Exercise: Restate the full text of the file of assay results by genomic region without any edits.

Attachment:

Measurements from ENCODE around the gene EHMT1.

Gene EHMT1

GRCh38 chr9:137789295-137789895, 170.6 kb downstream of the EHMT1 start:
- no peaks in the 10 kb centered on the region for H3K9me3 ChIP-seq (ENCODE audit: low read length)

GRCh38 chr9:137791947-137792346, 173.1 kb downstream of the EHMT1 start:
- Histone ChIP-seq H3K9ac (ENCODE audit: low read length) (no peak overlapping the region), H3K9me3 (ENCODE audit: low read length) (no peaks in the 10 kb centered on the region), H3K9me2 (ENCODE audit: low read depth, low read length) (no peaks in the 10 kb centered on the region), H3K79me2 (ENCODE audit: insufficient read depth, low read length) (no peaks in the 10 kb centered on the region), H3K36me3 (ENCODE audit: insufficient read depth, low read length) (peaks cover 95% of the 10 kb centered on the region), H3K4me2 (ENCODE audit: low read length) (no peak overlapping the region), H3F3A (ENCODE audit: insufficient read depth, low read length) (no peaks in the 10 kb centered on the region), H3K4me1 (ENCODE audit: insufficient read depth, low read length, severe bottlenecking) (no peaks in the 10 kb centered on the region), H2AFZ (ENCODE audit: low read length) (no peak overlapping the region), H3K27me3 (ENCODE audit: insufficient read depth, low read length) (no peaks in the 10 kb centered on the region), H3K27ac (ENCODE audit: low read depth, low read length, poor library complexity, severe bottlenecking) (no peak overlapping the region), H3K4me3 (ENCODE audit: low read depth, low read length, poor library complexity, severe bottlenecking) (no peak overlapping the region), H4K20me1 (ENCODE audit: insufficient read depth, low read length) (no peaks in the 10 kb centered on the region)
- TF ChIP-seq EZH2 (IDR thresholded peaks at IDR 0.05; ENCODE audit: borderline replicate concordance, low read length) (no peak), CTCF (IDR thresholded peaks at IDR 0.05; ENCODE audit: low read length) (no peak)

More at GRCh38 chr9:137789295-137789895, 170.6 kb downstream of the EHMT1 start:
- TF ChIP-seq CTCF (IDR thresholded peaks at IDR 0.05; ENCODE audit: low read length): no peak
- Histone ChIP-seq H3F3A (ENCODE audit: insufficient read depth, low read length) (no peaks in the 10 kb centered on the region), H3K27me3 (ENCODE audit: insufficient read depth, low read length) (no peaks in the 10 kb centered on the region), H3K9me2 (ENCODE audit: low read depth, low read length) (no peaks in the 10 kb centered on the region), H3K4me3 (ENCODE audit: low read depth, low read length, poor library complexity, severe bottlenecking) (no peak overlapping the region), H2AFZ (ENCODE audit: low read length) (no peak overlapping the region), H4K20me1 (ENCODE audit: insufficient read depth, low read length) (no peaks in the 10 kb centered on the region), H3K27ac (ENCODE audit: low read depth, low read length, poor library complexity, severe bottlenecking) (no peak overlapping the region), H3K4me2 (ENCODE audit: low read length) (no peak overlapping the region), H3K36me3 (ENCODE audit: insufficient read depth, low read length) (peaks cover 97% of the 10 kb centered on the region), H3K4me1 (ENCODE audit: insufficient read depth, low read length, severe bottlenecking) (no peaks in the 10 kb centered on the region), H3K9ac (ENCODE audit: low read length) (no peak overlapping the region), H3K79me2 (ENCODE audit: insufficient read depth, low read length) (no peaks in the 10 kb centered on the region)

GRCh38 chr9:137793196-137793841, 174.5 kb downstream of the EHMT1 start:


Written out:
Measurements from ENCODE around the gene EHMT1.

Gene EHMT1

GRCh38 chr9:137789295-137789895, 170.6 kb downstream of the EHMT1 start:
- no peaks in the 10 kb centered on the region for H3K9me3 ChIP-seq (ENCODE audit: low read length)

GRCh38 chr9:137791947-137792346, 173.1 kb downstream of the EHMT1 start:
- Histone ChIP-seq H3K9ac (ENCODE audit: low read length) (no peak overlapping the region), H3K9me3 (ENCODE audit: low read length) (no peaks in the 10 kb centered on the region), H3K9me2 (ENCODE audit: low read depth, low read length) (no peaks in the 10 kb centered on the region), H3K79me2 (ENCODE audit: insufficient read depth, low read length) (no peaks in the 10 kb centered on the region), H3K36me3 (ENCODE audit: insufficient read depth, low read length) (peaks cover 95% of the 10 kb centered on the region), H3K4me2 (ENCODE audit: low read length) (no peak overlapping the region), H3F3A (ENCODE audit: insufficient read depth, low read length) (no peaks in the 10 kb centered on the region), H3K4me1 (ENCODE audit: insufficient read depth, low read length, severe bottlenecking) (no peaks in the 10 kb centered on the region), H2AFZ (ENCODE audit: low read length) (no peak overlapping the region), H3K27me3 (ENCODE audit: insufficient read depth, low read length) (no peaks in the 10 kb centered on the region), H3K27ac (ENCODE audit: low read depth, low read length, poor library complexity, severe bottlenecking) (no peak overlapping the region), H3K4me3 (ENCODE audit: low read depth, low read length, poor library complexity, severe bottlenecking) (no peak overlapping the region), H4K20me1 (ENCODE audit: insufficient read depth, low read length) (no peaks in the 10 kb centered on the region)
- TF ChIP-seq EZH2 (IDR thresholded peaks at IDR 0.05; ENCODE audit: borderline replicate concordance, low read length) (no peak), CTCF (IDR thresholded peaks at IDR 0.05; ENCODE audit: low read length) (no peak)

More at GRCh38 chr9:137789295-137789895, 170.6 kb downstream of the EHMT1 start:
- TF ChIP-seq CTCF (IDR thresholded peaks at IDR 0.05; ENCODE audit: low read length): no peak
- Histone ChIP-seq H3F3A (ENCODE audit: insufficient read depth, low read length) (no peaks in the 10 kb centered on the region), H3K27me3 (ENCODE audit: insufficient read depth, low read length) (no peaks in the 10 kb centered on the region), H3K9me2 (ENCODE audit: low read depth, low read length) (no peaks in the 10 kb centered on the region), H3K4me3 (ENCODE audit: low read depth, low read length, poor library complexity, severe bottlenecking) (no peak overlapping the region), H2AFZ (ENCODE audit: low read length) (no peak overlapping the region), H4K20me1 (ENCODE audit: insufficient read depth, low read length) (no peaks in the 10 kb centered on the region), H3K27ac (ENCODE audit: low read depth, low read length, poor library complexity, severe bottlenecking) (no peak overlapping the region), H3K4me2 (ENCODE audit: low read length) (no peak overlapping the region), H3K36me3 (ENCODE audit: insufficient read depth, low read length) (peaks cover 97% of the 10 kb centered on the region), H3K4me1 (ENCODE audit: insufficient read depth, low read length, severe bottlenecking) (no peaks in the 10 kb centered on the region), H3K9ac (ENCODE audit: low read length) (no peak overlapping the region), H3K79me2 (ENCODE audit: insufficient read depth, low read length) (no peaks in the 10 kb centered on the region)

GRCh38 chr9:137793196-137793841, 174.5 kb downstream of the EHMT1 start: